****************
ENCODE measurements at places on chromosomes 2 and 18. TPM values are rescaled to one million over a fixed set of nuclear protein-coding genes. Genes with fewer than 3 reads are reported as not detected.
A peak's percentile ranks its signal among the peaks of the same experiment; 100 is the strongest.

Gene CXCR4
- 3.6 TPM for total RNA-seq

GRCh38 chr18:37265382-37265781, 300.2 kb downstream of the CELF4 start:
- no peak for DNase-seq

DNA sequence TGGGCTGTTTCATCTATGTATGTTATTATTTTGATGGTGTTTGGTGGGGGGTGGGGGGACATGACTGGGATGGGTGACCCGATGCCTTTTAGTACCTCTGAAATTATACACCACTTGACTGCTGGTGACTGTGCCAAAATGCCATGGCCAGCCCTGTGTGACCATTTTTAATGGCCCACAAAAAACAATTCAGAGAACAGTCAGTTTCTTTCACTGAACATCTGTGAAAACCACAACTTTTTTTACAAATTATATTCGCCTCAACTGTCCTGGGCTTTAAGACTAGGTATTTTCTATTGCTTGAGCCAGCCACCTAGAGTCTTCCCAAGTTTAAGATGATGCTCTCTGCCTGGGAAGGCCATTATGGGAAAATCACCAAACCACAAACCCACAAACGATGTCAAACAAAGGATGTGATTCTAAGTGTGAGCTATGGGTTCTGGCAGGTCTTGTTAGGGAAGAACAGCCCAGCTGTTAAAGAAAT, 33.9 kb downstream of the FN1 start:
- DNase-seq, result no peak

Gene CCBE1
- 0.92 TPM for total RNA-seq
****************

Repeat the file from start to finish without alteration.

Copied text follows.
ENCODE measurements at places on chromosomes 2 and 18. TPM values are rescaled to one million over a fixed set of nuclear protein-coding genes. Genes with fewer than 3 reads are reported as not detected.
A peak's percentile ranks its signal among the peaks of the same experiment; 100 is the strongest.

Gene CXCR4
- 3.6 TPM for total RNA-seq

GRCh38 chr18:37265382-37265781, 300.2 kb downstream of the CELF4 start:
- no peak for DNase-seq

DNA sequence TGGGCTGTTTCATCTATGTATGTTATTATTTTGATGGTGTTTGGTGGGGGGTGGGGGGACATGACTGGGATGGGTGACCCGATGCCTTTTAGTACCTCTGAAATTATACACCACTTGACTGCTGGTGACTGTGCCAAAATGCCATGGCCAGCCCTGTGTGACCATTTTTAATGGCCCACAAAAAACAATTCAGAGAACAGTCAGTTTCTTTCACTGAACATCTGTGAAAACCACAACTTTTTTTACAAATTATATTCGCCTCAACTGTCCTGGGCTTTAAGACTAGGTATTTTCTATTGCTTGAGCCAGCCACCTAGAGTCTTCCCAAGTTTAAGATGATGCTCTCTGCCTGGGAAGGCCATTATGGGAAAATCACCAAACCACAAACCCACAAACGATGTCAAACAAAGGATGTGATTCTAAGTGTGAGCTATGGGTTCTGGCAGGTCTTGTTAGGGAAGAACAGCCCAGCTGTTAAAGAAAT, 33.9 kb downstream of the FN1 start:
- DNase-seq, result no peak

Gene CCBE1
- 0.92 TPM for total RNA-seq